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By Karen Orenstein
This week in Washington, DC, U.S. Special Envoy for Climate Change Todd Stern is hosting a ministerial meeting on mobilising climate finance. This invitation-only event for finance and climate ministries of select donor countries typifies the extraordinary emphasis rich governments are placing on private finance as the solution to meeting developing countries’ climate needs.
Unfortunately, they are trumpeting the private sector as a solution without first thoroughly investigating whether the real needs of ordinary people in lower-income countries can actually be met by private financiers and companies. It is with this in mind that Friends of the Earth U.S. and the Pan African Climate Justice Alliance have released a new report, Pro-poor Climate Finance: Is There a Role for Private Finance in the Green Climate Fund?
Policymakers concerned with international climate finance, particularly board members of the nascent U.N. Green Climate Fund (GCF), should start by asking the question, as we do in our report: What are the needs of developing countries, especially the poorest and most vulnerable, as they confront the climate crisis? Only then can we consider whether private finance and support for the private sector will help equitably and effectively meet those needs, upholding the requirements of the GCF Governing Instrument and the United Nations Framework Convention on Climate Change.
Our report deconstructs ideological notions of “leveraging” private finance, and examines the track record of the private sector, private financiers and development finance institutions in developing countries.
It concludes that private finance will be especially difficult to deploy responsibly in low- and lower-middle income countries, as well as in marginalised communities in all developing states. Further, private climate finance cannot be a substitute for direct public finance. Adaptation in particular is likely to offer few commercially profitable opportunities for private investors.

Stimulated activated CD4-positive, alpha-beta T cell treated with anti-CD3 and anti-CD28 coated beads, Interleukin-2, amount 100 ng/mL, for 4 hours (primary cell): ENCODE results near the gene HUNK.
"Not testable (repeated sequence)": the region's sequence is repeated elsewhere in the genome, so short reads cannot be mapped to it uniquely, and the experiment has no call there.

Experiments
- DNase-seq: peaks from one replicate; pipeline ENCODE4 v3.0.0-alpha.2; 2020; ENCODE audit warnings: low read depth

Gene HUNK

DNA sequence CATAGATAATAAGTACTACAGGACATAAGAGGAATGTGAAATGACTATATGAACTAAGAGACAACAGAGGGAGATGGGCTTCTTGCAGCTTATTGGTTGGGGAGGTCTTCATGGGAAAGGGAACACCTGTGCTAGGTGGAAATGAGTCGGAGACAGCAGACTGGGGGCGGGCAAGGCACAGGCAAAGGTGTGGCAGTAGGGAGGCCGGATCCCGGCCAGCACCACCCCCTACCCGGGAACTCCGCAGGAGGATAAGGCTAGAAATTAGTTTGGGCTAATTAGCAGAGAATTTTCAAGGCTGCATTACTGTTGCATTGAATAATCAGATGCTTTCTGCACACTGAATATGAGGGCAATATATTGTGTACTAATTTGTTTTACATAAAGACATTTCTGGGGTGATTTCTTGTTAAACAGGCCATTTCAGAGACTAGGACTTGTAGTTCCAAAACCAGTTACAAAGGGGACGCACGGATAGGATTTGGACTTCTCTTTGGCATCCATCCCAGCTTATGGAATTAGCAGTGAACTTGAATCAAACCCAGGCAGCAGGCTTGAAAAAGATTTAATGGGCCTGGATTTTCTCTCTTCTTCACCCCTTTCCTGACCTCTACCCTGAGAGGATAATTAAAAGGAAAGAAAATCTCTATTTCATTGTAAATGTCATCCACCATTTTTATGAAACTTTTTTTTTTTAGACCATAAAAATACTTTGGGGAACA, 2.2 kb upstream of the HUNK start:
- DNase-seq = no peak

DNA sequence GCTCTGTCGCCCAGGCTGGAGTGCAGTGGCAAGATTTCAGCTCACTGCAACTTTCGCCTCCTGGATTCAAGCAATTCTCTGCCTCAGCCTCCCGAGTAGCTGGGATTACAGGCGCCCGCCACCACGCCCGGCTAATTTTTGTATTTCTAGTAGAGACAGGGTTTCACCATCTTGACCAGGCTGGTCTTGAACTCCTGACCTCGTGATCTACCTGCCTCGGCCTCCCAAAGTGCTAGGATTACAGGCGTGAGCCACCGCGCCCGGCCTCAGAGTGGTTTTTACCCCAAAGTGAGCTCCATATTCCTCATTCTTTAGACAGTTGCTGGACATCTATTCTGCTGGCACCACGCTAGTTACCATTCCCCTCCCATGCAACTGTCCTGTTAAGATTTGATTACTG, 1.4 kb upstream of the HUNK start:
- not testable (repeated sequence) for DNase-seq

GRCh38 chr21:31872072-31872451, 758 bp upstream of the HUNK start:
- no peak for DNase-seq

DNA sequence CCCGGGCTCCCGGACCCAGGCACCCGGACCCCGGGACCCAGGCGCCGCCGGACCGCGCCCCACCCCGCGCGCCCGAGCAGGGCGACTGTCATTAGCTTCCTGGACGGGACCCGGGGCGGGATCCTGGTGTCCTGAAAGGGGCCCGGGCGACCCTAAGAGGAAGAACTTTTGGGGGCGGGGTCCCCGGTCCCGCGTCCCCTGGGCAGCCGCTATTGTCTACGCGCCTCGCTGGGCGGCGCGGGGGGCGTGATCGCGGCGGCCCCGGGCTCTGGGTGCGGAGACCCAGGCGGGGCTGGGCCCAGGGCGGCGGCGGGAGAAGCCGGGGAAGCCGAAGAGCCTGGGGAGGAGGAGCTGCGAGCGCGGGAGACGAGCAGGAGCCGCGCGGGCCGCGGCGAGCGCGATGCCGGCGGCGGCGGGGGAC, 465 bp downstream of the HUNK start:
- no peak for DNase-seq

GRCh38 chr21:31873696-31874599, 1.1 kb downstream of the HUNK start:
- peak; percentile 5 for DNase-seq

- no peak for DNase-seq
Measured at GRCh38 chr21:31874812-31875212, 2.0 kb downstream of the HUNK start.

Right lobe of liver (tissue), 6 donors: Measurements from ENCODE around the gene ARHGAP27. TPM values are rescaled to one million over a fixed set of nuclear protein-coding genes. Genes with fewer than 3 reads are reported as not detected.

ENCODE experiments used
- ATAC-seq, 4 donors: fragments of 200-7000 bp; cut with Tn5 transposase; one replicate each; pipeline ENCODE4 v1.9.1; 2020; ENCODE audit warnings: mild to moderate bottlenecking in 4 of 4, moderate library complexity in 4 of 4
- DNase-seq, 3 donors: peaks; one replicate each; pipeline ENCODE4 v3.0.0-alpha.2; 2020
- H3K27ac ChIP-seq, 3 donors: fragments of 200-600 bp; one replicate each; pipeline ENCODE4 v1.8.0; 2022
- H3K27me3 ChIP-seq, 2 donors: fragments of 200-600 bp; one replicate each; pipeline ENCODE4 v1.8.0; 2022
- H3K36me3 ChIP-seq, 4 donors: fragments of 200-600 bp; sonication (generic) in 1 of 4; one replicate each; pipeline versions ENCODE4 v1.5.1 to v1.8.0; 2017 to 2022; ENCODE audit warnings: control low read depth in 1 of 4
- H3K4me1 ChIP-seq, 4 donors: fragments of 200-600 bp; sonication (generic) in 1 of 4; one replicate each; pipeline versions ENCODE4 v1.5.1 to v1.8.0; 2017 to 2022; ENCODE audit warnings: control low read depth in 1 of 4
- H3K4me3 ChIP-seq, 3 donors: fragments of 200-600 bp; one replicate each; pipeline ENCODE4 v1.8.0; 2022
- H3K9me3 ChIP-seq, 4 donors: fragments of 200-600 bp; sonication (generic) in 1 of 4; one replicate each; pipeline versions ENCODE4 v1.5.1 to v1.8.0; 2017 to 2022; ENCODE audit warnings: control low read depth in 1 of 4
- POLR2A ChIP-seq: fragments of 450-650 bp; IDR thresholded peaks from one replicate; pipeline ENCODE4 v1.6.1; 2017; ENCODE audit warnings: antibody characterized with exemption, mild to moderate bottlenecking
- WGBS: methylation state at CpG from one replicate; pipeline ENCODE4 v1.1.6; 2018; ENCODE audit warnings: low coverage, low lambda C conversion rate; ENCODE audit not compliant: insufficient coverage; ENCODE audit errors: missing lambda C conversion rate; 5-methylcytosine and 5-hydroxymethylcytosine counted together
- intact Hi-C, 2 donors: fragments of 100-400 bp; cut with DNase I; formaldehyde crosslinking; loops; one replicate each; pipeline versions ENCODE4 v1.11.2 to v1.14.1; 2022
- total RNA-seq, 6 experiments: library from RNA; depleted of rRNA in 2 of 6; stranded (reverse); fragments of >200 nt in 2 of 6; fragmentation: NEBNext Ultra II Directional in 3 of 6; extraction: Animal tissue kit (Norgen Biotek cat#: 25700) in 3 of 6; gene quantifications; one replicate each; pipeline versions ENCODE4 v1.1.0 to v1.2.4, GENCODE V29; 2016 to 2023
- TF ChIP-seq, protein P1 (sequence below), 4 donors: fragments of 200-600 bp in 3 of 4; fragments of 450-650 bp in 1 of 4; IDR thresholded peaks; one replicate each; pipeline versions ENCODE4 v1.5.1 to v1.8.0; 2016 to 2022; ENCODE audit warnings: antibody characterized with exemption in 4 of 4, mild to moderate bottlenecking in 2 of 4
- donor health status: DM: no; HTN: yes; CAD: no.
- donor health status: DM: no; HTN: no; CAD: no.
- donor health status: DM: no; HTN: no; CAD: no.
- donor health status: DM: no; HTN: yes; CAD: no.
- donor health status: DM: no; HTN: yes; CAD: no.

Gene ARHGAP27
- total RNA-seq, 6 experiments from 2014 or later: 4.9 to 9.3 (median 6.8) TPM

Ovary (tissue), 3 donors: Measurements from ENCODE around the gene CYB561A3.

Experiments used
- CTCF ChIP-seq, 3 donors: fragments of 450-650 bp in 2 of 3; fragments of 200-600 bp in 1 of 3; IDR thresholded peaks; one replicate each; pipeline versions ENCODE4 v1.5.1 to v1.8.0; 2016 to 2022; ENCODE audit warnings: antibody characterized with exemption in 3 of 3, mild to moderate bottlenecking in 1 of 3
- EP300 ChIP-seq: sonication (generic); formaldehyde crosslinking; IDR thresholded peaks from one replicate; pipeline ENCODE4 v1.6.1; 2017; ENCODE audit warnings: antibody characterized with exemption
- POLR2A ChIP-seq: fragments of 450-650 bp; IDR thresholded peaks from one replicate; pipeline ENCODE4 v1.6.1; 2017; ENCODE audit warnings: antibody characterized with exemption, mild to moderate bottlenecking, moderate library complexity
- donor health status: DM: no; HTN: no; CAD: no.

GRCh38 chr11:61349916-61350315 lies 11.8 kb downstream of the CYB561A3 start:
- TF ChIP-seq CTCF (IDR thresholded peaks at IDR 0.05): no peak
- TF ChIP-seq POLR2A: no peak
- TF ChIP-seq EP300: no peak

SMALL ENTERPRISES OVERLOOKED
The report recognises that micro, small and medium enterprises (MSMEs) are the most important economic actors and provide most of the employment in developing countries, and that directing finance towards these enterprises can be extremely difficult. Most MSMEs focus on subsistence, with high informality rates, low returns and low investment volumes.
As a result, international donors and financiers often ignore them. And without rigorous and well-articulated effort to address this dynamic, the GCF would likely do the same in its support for the private sector.
When development finance institutions have tried to respond to the challenges of working with MSMEs, they have tended to use financial intermediaries to deploy funds. Financial intermediaries may include commercial and investment banks, private equity and venture capital funds, microcredit institutions, insurance and other financial institutions. But extensive evidence demonstrates that a reliance on financial intermediaries often results in inadequate monitoring and transparency, poor development outcomes, compromised environmental and social standards and serious deficiencies in accountability to affected communities and other stakeholders.
Pro-poor Climate Finance: Is There a Role for Private Finance in the Green Climate Fund? concludes that the GCF should approach private companies and financiers slowly, and with a high degree of caution. It should only engage them to the extent that they can guarantee compliance with high standards on environmental, social and development effectiveness; implement robust processes to address financial, social and environmental risks; and produce effective mitigation and adaptation outcomes.
We hope that Todd Stern and other government representatives attending the climate finance ministerial this week will focus on how policymakers can support quality livelihoods for pastoralists in Tanzania or wastepickers in India, for example, rather than how best to guarantee high returns for Wall Street and the City of London.
Karen Orenstein is an international policy analyst with Friends of the Earth U.S.